Saturday, November 10, 2012
Salon B (Radisson Plaza Lord Baltimore Hotel)
*Names in bold indicate Presenter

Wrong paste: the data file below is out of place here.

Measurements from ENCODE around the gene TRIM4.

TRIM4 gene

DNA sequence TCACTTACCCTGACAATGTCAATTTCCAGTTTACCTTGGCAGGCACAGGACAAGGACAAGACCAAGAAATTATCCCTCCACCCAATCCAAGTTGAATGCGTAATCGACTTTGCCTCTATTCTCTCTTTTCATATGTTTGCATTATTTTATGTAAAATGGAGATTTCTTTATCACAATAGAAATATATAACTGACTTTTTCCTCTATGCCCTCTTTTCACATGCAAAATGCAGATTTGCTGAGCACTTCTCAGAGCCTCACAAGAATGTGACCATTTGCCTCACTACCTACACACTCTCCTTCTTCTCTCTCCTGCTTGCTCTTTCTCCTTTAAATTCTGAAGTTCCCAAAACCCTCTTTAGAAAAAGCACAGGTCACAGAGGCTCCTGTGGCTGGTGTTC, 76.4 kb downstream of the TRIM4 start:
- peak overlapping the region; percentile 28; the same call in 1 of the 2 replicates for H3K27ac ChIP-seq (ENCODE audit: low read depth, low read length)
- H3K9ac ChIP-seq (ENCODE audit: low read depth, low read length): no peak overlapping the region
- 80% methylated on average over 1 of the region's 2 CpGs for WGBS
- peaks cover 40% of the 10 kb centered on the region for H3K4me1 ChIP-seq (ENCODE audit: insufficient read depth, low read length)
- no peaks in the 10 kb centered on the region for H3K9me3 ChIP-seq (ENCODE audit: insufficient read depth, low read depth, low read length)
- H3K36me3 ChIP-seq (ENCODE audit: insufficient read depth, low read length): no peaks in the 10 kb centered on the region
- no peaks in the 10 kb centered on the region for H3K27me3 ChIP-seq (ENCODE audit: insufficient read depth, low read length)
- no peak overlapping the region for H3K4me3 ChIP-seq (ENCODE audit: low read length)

This paper investigates whether using the Internet for job search helps unemployed workers ﬁnd jobs. The self-selection of Internet job searchers is addressed by the instrumental variable (IV) estimation strategy. I isolate potentially exogenous variation in individuals’ Internet job search status by exploiting variation in adoption of the Internet across occupations. The fraction of unemployed workers using the Internet to search for jobs increased more rapidly in occupations with higher computer use rates before the introduction of the Internet. The analysis sample consists of unemployed workers from the September 1992 Basic Monthly Current Population Survey (CPS) and the December 1998, August 2000, and September 2001 CPS Computer and Internet Use Supplements. The unemployed workers are longitudinally matched with their employment outcomes from the subsequent CPS ﬁles. The panel structure of the CPS enables us to follow the individuals for up to subsequent 15 months. The IV results suggest that unemployed workers searching for jobs online are around 14 percentage points more likely to be employed during the 15 month follow-up period than unemployed workers who do not engage in Internet job search. This implies that using the Internet for job search raises the 15-month job ﬁnding rate by around 26 percent at the mean.